The Science of Hope: Why and How to Approach the Most Difficult Situations in Oncology
Monday, October 25, 2021 | 11:30 a.m. - 12:45 p.m.
The availability of hope is axiomatic to cancer patients and their loved ones. Arguably, the loss of hope constitutes the most desolate feeling that a human being can harbor. However, oncologists are mindful of false hope, and the need to have patients understand the likely course of their disease. This tension can result in either a patient who does not know their true prognosis, or conversely, a patient who does believe they have agency in their own care, resulting in poor adherence to care and much psychospiritual distress.
However, this is a false dichotomy.
We will demonstrate that hope for all patients is appropriate, necessary and a critical component of quality care. This session will discuss the extensive science of hope: what is its psychoneuroimmunological basis, why it is vitally important, how it is being incorporated in clinical trials and how to cultivate and enhance hope among patients, caregivers and colleagues in a genuine and transparent way. We posit that an individual’s level of hope is often determined by innate personality characteristics and environmental factors, but can also be physiologically influenced by immune modulators, neurotransmitters, affective states and even the underlying disease process of cancer. Mostly, we assert that hope represents a cognitive construct which can be taught and learned as a skill. We argue that hope can be a therapeutic target and review evidence showing the effects of hope-enhancing therapies.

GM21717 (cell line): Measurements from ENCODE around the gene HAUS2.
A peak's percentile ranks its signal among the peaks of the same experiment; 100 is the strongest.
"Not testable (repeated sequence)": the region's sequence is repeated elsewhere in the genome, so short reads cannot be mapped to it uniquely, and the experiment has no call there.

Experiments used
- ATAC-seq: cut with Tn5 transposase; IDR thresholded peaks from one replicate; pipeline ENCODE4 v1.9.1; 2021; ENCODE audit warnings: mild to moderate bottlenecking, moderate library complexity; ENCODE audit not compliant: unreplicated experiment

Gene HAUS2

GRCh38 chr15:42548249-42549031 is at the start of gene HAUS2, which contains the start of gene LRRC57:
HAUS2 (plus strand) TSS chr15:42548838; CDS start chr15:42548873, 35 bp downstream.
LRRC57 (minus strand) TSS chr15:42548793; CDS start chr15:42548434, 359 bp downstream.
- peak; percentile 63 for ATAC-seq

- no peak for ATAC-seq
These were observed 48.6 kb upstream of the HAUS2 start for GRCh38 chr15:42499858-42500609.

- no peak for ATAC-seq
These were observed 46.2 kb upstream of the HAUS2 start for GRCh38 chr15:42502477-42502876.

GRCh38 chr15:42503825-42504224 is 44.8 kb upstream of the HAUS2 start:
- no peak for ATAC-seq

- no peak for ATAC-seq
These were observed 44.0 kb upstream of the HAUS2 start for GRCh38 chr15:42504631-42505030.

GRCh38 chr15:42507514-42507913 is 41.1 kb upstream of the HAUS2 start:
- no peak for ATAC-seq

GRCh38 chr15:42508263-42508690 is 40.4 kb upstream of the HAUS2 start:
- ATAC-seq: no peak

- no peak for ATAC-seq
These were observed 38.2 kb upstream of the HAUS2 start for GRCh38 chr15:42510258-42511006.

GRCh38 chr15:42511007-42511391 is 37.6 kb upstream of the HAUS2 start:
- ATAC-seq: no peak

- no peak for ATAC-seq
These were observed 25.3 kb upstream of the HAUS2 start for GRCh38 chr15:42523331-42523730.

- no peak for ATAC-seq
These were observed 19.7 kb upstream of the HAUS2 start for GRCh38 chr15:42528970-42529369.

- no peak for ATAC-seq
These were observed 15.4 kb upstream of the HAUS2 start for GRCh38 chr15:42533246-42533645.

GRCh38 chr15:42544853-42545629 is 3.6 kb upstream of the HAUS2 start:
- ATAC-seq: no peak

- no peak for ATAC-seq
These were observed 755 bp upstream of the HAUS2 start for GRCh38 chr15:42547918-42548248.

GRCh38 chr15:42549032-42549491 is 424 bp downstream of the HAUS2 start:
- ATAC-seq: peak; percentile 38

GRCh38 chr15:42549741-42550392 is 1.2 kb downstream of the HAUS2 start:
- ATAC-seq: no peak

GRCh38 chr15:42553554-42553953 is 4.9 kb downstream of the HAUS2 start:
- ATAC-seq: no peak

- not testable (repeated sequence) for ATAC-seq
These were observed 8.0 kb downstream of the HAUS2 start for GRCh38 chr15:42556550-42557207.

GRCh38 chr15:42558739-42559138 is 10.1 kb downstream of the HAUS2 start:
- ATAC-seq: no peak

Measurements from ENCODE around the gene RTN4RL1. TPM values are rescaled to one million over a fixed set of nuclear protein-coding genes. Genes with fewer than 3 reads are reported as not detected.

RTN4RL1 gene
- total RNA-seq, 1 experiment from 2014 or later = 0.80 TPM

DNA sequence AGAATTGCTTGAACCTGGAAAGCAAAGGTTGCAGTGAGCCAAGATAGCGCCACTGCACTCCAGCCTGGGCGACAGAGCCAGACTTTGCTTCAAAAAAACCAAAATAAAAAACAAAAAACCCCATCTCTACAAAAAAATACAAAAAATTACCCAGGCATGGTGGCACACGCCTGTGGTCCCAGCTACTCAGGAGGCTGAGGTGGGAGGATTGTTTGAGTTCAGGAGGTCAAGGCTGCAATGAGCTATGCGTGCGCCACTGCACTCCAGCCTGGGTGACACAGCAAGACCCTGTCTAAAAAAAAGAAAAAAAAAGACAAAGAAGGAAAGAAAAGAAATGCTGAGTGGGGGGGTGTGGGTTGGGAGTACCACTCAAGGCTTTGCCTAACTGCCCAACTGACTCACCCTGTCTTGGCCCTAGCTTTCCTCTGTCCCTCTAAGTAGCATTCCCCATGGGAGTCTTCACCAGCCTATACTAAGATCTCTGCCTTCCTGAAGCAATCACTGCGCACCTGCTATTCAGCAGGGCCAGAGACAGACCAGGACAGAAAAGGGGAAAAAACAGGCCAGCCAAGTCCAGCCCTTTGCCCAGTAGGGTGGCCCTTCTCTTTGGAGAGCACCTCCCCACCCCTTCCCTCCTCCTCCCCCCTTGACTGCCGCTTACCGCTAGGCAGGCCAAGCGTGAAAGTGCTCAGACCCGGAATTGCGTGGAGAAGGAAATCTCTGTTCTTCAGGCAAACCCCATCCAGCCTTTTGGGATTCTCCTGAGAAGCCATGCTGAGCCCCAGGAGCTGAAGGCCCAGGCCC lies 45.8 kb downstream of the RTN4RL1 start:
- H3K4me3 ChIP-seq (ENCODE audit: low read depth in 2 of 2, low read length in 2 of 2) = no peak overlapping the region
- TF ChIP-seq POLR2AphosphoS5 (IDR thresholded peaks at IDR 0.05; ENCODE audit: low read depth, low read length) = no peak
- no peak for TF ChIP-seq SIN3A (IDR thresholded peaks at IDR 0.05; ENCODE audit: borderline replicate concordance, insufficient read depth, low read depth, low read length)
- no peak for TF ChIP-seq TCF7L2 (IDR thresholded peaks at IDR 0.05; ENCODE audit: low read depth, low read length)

We believe that hope should be part of today’s clinical toolbox and we hypothesize that it may improve adherence and cancer-related outcomes.
|Moderator and Q&A
||Sue Evans, MD, MPH, Yale University
|Why Hope Matters: The Patient Perspective
||Kate Bowler, PhD, Duke University, Associate Professor of the History of Christianity in North America, Author, Podcaster, Stage 4 Cancer Survivor
|A Working Definition of Hope
||Anna Ferguson, RN, BSN, Research Nurse, Hope Matters Team, Johns Hopkins University
|The Psychoneuroimmunologic Basis of Hope: Soft Emotion, Hard Science
||Susan Lutgendorf, PhD, University of Iowa, Professor, Psychology and Brain Services
|Cultivating and Sustaining Hope in Clinical Practice and in Clinical Trials
||Ben Corn, MD, Shaare Zedek Medical Center